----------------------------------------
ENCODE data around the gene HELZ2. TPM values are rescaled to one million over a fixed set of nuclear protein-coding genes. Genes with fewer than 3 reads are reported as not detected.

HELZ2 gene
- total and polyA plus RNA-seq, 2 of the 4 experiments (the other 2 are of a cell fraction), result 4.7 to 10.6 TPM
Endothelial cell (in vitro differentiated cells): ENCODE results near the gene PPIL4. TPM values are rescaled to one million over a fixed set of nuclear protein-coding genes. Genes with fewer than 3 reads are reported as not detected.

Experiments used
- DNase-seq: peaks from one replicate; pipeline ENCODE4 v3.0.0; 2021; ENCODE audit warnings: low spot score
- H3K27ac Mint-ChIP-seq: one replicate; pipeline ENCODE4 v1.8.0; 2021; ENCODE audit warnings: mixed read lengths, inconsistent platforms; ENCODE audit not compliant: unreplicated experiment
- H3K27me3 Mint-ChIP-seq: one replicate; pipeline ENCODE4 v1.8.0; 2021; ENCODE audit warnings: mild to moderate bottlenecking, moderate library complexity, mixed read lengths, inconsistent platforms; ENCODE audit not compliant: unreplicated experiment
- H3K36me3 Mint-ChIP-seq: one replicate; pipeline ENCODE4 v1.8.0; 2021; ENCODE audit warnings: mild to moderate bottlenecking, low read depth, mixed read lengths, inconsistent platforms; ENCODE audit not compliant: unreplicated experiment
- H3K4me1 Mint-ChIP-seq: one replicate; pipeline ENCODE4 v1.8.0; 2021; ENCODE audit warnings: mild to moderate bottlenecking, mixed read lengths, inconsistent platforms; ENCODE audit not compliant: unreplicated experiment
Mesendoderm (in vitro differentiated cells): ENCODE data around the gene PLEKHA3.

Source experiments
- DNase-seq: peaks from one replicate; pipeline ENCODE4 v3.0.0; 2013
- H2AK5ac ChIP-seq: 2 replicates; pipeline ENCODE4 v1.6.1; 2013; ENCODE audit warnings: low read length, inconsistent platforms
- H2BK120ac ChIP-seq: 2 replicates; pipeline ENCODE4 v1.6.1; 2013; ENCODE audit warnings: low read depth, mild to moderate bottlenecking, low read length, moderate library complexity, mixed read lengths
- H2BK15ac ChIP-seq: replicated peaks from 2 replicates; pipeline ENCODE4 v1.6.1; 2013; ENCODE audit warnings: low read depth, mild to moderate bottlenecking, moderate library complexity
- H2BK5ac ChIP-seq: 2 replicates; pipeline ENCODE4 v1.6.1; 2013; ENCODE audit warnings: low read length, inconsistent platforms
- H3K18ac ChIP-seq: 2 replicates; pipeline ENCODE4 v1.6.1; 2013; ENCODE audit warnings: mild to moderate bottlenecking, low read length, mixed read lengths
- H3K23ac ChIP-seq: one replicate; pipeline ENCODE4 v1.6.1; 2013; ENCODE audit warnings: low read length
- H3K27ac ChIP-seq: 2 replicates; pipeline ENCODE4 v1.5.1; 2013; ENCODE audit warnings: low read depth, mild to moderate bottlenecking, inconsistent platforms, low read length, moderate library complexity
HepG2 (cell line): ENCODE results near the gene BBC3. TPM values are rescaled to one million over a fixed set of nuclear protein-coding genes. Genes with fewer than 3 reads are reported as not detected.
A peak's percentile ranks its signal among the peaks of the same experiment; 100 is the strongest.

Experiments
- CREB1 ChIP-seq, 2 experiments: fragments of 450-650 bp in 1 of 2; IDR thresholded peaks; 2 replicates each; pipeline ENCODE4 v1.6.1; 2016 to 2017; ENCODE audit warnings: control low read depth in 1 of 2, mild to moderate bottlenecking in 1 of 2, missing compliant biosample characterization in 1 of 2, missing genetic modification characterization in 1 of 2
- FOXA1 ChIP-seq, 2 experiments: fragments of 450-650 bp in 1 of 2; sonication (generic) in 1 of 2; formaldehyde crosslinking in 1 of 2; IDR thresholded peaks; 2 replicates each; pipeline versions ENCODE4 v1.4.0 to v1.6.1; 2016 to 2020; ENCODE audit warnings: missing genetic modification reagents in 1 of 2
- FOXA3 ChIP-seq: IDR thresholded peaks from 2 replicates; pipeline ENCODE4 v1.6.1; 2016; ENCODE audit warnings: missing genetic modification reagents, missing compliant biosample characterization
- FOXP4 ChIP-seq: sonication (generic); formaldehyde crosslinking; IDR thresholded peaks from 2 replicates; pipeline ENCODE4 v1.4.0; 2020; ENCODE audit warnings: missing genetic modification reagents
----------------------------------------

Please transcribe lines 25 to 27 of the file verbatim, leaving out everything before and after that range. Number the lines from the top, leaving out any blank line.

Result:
- FOXA1 ChIP-seq, 2 experiments: fragments of 450-650 bp in 1 of 2; sonication (generic) in 1 of 2; formaldehyde crosslinking in 1 of 2; IDR thresholded peaks; 2 replicates each; pipeline versions ENCODE4 v1.4.0 to v1.6.1; 2016 to 2020; ENCODE audit warnings: missing genetic modification reagents in 1 of 2
- FOXA3 ChIP-seq: IDR thresholded peaks from 2 replicates; pipeline ENCODE4 v1.6.1; 2016; ENCODE audit warnings: missing genetic modification reagents, missing compliant biosample characterization
- FOXP4 ChIP-seq: sonication (generic); formaldehyde crosslinking; IDR thresholded peaks from 2 replicates; pipeline ENCODE4 v1.4.0; 2020; ENCODE audit warnings: missing genetic modification reagents